**CANCELLED** Warren Eugene Milteer Jr. presents BEYOND SLAVERY'S SHADOW: FREE PEOPLE OF COLOR IN THE SOUTH

 

**CANCELLED**

You can still purchase a copy of Warren Eugene Milteer Jr.'s book BEYOND SLAVERY'S SHADOW: FREE PEOPLE OF COLOR IN THE SOUTH by scrolling to the bottom of the page

On the eve of the Civil War, most people of color in the United States toiled in bondage. Yet nearly half a million of these individuals, including over 250,000 in the South, were free. In Beyond Slavery's Shadow, Warren Eugene Milteer Jr. draws from a wide array of sources to demonstrate that from the colonial period through the Civil War, the growing influence of white supremacy and proslavery extremism created serious challenges for free persons categorized as "negroes," "mulattoes," "mustees," "Indians," or simply "free people of color" in the South. Segregation, exclusion, disfranchisement, and discriminatory punishment were ingrained in their collective experiences. Nevertheless, in the face of attempts to deny them the most basic privileges and rights, free people of color defended their families and established organizations and businesses.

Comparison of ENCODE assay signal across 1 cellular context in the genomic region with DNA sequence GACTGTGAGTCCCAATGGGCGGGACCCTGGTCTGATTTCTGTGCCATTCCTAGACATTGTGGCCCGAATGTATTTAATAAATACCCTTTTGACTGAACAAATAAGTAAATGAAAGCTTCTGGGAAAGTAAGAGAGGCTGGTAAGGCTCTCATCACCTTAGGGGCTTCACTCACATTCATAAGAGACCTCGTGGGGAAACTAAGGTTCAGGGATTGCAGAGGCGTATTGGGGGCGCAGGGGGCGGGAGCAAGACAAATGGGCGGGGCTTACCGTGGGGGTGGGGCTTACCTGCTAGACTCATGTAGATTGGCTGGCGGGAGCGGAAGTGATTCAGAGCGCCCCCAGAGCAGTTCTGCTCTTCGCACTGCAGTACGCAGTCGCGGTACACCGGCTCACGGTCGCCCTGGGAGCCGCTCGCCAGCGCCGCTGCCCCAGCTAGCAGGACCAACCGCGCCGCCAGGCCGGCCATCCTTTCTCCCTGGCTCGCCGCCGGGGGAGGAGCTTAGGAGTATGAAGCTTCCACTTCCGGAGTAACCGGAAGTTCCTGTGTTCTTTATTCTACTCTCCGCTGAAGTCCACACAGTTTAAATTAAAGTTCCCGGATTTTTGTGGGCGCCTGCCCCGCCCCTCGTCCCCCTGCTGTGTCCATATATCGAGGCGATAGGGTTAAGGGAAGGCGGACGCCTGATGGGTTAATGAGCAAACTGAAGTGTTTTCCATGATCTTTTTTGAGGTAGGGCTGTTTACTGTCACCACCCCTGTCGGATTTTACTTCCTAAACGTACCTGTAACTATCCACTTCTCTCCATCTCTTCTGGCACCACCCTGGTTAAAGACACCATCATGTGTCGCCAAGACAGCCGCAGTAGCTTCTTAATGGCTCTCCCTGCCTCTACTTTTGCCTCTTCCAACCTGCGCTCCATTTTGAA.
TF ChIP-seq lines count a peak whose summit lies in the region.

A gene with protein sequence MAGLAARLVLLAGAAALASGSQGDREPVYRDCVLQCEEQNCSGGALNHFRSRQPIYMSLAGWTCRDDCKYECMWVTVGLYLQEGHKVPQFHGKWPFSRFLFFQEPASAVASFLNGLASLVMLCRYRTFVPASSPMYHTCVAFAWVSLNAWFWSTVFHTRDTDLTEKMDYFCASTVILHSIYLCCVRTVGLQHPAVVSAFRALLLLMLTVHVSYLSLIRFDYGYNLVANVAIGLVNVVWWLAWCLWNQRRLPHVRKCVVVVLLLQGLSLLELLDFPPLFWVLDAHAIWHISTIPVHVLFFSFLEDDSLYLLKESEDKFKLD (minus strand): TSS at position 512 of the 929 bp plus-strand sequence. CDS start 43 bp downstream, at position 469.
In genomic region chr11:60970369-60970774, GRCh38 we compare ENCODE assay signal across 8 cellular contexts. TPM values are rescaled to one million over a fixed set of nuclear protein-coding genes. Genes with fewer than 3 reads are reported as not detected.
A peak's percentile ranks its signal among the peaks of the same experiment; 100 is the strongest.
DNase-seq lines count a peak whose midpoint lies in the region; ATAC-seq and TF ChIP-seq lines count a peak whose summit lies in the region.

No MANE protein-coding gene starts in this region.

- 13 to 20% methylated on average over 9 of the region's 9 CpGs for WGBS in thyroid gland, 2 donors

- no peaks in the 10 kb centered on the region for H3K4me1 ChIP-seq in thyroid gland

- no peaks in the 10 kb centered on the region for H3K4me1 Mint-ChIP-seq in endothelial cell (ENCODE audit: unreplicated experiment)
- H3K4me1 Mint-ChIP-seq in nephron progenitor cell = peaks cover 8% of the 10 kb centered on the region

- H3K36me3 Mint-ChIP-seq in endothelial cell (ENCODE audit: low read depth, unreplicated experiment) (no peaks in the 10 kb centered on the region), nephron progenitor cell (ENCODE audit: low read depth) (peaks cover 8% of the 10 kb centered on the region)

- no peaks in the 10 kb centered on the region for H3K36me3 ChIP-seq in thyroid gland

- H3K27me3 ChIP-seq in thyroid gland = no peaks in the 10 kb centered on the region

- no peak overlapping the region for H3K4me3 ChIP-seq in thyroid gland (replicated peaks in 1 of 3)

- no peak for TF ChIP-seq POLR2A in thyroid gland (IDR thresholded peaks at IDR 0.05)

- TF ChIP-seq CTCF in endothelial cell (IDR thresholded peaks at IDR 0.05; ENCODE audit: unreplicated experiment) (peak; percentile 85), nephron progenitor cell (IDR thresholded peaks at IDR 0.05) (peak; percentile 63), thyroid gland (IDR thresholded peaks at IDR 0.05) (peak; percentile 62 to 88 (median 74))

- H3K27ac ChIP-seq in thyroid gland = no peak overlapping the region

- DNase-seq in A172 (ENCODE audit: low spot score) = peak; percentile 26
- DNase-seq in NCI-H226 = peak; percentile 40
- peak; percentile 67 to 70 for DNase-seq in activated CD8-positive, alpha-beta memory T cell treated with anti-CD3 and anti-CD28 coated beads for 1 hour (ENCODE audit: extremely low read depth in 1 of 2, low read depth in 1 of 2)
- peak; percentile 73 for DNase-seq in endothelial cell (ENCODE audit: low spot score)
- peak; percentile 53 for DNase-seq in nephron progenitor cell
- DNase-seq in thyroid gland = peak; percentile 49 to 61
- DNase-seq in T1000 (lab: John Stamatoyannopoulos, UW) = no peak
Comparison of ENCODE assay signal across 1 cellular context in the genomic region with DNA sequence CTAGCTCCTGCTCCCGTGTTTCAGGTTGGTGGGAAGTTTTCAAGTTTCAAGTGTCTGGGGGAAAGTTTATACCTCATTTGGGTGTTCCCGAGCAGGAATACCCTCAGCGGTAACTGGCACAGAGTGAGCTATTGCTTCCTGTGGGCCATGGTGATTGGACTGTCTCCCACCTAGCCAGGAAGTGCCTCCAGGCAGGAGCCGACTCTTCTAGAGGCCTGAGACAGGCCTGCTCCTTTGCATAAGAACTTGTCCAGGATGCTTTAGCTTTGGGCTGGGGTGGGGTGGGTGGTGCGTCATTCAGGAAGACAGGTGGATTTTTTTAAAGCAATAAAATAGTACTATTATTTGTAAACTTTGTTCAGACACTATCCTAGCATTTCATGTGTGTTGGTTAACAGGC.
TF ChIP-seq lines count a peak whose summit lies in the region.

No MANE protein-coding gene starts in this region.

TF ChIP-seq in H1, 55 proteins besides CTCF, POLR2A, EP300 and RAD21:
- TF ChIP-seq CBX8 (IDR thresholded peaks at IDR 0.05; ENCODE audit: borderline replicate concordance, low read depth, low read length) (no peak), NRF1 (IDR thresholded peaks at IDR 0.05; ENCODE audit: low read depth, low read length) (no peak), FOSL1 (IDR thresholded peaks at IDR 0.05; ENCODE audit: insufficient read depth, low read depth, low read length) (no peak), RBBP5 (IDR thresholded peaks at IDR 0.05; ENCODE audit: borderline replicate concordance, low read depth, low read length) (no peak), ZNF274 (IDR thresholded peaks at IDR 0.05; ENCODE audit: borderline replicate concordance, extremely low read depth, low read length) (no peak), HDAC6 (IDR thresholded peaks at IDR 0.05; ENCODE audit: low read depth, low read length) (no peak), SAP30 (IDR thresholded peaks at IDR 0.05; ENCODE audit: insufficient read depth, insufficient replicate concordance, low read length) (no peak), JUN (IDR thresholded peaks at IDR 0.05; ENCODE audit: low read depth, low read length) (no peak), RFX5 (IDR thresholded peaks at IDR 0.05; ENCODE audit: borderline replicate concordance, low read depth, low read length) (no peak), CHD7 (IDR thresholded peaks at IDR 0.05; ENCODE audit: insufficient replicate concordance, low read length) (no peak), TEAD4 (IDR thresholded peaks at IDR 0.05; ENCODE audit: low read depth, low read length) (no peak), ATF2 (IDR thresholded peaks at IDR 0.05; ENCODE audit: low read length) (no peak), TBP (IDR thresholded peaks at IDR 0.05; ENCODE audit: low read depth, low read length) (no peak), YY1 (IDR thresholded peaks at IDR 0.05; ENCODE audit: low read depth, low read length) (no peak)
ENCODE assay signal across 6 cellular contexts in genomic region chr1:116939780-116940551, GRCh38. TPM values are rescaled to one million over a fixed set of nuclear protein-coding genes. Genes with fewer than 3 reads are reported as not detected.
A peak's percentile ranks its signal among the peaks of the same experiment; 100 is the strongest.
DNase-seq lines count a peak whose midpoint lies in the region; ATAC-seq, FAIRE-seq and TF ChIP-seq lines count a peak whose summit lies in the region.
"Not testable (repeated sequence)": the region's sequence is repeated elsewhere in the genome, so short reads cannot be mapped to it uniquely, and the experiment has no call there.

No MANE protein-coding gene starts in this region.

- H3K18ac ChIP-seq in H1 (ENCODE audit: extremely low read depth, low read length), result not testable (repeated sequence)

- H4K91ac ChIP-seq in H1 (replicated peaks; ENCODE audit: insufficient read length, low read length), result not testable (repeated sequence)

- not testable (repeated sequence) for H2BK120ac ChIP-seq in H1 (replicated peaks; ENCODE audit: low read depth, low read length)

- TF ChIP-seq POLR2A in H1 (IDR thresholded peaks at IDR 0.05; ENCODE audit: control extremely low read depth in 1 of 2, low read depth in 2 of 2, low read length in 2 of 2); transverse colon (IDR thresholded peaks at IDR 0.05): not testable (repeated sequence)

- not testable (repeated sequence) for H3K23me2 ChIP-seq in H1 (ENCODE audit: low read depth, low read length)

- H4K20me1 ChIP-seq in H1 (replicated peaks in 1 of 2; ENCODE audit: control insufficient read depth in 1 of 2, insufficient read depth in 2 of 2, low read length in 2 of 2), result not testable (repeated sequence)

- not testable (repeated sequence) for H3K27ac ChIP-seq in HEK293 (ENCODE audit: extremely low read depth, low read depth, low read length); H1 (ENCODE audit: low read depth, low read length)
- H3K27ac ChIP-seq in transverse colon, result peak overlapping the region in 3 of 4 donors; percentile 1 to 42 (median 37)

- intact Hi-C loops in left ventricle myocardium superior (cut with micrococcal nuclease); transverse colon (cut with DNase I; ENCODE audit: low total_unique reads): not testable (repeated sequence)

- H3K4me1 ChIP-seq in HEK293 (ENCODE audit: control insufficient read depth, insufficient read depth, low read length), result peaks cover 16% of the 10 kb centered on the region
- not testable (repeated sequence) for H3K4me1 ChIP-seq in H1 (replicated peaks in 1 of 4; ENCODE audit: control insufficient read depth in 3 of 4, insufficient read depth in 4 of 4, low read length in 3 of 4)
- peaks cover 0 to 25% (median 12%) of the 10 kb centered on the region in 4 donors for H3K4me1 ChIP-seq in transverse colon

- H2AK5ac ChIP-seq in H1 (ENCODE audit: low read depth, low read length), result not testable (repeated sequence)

These people were both privileged and victimized, both celebrated and despised, in a region characterized by social inconsistency. Milteer's analysis of the way wealth, gender, and occupation intersected with ideas promoting white supremacy and discrimination reveals a wide range of social interactions and life outcomes for the South's free people of color and helps to explain societal contradictions that continue to appear in the modern United States.


Warren Eugene Milteer Jr. is an assistant professor of history at the University of North Carolina at Greensboro and the author of North Carolina’s Free People of Color, 1715–1885.

 

Event date: 
Tuesday, November 16, 2021 - 5:30pm
Event address: 
752 Martin Luther King Jr. Blvd.
Chapel Hill, NC 27514
Beyond Slavery's Shadow: Free People of Color in the South Cover Image
$29.95
ISBN: 9781469664392
Availability: On Our Shelves Now
Published: University of North Carolina Press - October 5th, 2021